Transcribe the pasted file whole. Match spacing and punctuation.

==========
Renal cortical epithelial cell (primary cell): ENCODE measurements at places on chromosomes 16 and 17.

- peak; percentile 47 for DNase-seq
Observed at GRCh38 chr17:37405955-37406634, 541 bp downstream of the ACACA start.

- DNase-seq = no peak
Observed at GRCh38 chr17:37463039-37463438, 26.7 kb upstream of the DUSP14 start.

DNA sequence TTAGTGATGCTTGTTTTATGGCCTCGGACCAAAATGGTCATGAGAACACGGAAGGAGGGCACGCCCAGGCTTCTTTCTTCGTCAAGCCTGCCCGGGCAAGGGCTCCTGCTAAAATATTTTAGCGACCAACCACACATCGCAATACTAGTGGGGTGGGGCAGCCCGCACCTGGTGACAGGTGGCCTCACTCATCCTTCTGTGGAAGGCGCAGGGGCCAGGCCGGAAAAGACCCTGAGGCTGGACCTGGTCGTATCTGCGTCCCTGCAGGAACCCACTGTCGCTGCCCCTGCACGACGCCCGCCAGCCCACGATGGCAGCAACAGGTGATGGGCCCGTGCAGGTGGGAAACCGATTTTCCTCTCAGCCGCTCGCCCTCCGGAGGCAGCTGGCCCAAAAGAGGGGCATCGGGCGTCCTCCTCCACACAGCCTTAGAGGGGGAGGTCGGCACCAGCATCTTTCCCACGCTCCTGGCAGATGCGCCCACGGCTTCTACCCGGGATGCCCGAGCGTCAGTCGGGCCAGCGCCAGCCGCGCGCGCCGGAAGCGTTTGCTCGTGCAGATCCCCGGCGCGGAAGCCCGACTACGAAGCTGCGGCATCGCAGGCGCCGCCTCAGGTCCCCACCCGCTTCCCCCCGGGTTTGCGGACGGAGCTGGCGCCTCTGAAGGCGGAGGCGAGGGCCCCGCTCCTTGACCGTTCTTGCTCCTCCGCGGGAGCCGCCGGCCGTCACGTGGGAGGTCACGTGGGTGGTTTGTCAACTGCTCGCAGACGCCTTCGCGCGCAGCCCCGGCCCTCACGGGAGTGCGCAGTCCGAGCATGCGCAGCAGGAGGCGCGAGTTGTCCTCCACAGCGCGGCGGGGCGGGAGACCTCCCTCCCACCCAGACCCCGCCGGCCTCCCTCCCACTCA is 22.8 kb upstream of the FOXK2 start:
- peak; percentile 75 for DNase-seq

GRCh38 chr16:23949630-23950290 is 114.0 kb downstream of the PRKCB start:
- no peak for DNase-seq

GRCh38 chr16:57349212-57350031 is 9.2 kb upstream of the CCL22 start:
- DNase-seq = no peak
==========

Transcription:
Renal cortical epithelial cell (primary cell): ENCODE measurements at places on chromosomes 16 and 17.

- peak; percentile 47 for DNase-seq
Observed at GRCh38 chr17:37405955-37406634, 541 bp downstream of the ACACA start.

- DNase-seq = no peak
Observed at GRCh38 chr17:37463039-37463438, 26.7 kb upstream of the DUSP14 start.

DNA sequence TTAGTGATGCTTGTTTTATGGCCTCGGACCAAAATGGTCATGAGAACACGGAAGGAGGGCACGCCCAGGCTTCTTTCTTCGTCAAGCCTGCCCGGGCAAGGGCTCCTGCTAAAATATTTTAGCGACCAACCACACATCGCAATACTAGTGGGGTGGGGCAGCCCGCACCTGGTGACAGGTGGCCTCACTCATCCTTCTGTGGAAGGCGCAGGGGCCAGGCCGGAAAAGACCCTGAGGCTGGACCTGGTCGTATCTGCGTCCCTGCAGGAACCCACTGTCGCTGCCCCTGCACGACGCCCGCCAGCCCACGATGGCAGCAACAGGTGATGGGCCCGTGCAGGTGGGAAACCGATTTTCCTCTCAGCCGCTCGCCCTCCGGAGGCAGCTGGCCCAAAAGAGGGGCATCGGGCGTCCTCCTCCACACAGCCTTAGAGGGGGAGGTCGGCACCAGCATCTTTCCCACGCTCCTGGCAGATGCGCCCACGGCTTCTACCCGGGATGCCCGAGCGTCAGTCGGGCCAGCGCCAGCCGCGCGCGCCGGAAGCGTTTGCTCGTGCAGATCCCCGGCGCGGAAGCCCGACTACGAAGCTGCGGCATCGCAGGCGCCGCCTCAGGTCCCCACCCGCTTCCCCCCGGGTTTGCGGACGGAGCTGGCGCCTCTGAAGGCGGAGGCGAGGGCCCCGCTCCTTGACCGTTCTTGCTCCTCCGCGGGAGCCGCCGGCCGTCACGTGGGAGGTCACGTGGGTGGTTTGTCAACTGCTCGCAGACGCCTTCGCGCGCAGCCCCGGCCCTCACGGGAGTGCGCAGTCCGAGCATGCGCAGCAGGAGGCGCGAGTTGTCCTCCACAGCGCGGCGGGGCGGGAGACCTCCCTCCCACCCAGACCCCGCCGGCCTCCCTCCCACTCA is 22.8 kb upstream of the FOXK2 start:
- peak; percentile 75 for DNase-seq

GRCh38 chr16:23949630-23950290 is 114.0 kb downstream of the PRKCB start:
- no peak for DNase-seq

GRCh38 chr16:57349212-57350031 is 9.2 kb upstream of the CCL22 start:
- DNase-seq = no peak